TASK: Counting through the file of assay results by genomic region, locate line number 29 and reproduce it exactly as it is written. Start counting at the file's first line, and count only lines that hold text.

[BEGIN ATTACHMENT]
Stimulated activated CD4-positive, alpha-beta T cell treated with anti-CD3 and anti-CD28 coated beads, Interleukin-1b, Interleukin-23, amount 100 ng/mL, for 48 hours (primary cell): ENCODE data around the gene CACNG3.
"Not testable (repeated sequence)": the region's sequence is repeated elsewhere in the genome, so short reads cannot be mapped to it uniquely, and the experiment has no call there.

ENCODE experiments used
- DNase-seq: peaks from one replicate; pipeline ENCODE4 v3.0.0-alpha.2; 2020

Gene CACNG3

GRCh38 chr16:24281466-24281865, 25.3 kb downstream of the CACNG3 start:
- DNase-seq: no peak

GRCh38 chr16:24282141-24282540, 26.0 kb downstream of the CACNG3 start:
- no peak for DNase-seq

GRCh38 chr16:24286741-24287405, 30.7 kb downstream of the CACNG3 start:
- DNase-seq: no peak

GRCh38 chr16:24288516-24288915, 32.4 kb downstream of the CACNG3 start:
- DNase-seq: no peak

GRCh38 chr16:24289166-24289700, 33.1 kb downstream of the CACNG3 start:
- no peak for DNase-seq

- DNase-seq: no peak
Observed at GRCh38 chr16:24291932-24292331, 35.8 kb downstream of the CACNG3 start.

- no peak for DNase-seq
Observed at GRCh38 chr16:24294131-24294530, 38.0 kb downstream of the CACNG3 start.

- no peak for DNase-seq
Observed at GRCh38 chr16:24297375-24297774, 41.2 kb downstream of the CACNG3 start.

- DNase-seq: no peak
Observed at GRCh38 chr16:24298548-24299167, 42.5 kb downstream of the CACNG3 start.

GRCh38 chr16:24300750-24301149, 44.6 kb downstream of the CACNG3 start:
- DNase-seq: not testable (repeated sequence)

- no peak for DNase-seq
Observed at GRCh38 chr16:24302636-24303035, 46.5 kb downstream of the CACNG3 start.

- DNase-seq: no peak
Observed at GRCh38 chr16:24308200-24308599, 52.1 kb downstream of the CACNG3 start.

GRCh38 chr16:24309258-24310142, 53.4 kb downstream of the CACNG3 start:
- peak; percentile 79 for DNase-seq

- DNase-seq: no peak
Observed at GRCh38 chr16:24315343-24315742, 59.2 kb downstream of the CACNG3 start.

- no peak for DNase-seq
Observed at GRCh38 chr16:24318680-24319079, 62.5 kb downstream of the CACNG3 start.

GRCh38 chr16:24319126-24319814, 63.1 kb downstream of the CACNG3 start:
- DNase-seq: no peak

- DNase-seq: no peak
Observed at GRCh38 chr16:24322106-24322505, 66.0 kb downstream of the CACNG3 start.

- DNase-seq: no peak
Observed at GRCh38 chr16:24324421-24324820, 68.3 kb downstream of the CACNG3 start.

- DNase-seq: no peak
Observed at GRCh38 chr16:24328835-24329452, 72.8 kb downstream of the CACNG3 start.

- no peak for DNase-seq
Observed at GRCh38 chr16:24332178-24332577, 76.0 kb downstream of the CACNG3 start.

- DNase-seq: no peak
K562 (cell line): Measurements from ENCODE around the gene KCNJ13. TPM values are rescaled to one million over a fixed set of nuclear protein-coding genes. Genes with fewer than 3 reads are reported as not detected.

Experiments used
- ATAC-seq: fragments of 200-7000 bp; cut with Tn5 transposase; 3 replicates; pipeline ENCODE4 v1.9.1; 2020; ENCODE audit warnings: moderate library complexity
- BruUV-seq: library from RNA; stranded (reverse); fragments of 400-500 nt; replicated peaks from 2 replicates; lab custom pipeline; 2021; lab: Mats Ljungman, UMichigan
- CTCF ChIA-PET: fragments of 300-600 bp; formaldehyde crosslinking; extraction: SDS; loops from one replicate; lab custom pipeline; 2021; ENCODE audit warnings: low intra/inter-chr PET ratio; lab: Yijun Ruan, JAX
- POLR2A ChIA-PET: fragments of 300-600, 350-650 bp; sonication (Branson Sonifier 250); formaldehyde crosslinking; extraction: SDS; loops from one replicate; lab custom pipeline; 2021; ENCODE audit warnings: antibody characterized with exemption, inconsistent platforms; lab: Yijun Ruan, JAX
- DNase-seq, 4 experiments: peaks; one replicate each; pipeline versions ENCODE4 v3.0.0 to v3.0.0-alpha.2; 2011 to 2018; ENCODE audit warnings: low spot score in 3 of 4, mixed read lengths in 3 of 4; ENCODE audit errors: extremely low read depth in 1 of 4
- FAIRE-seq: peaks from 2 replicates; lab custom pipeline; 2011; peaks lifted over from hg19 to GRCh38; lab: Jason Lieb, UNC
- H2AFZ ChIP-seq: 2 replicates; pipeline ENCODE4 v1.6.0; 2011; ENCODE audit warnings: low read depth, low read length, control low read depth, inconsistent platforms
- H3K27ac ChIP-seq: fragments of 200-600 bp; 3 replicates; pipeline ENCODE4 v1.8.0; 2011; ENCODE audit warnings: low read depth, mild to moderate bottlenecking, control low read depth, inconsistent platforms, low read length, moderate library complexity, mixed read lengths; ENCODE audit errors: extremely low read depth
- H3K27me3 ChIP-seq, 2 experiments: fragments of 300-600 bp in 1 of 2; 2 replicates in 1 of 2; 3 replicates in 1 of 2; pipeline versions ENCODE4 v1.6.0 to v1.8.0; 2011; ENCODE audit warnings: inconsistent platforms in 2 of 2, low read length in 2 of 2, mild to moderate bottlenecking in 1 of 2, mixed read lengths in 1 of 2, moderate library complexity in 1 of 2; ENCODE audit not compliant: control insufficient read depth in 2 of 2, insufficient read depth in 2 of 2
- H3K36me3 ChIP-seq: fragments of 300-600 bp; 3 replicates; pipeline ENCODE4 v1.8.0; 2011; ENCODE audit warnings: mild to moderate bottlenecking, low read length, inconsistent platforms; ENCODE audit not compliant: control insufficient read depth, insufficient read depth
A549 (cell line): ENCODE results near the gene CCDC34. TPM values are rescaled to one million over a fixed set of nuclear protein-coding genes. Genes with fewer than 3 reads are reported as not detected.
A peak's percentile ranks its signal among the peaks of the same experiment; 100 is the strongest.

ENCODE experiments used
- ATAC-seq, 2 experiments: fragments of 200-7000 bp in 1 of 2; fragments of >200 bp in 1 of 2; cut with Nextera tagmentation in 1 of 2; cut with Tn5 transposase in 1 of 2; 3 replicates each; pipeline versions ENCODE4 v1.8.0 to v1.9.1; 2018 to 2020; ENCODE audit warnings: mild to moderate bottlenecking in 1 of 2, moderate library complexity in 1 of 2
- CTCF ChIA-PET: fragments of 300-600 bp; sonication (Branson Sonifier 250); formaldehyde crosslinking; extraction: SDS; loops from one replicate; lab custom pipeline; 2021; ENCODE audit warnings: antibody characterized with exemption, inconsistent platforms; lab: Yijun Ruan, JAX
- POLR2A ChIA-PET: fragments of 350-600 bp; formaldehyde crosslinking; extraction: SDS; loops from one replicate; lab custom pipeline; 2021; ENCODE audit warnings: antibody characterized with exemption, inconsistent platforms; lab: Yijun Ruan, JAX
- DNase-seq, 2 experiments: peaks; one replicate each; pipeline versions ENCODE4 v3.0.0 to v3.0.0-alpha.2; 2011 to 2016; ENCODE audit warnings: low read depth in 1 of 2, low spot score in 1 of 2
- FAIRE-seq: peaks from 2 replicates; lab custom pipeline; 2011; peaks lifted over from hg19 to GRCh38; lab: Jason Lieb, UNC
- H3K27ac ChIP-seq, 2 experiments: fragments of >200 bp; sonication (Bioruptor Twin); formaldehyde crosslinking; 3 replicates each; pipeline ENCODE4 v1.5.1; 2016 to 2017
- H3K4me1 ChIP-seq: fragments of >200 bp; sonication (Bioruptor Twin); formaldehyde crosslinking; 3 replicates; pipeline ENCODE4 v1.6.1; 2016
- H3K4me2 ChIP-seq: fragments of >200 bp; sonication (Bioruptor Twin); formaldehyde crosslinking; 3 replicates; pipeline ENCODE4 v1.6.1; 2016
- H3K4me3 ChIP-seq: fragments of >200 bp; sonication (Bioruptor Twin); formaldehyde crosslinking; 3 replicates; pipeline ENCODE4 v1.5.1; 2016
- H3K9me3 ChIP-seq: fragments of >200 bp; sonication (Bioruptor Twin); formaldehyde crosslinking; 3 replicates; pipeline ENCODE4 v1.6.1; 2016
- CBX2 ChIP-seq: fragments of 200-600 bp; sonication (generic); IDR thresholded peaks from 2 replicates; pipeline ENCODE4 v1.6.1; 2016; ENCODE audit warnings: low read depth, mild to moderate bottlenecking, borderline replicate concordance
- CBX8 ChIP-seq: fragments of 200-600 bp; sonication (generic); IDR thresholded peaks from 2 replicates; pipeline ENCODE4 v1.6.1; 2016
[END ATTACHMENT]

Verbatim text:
Observed at GRCh38 chr16:24308200-24308599, 52.1 kb downstream of the CACNG3 start.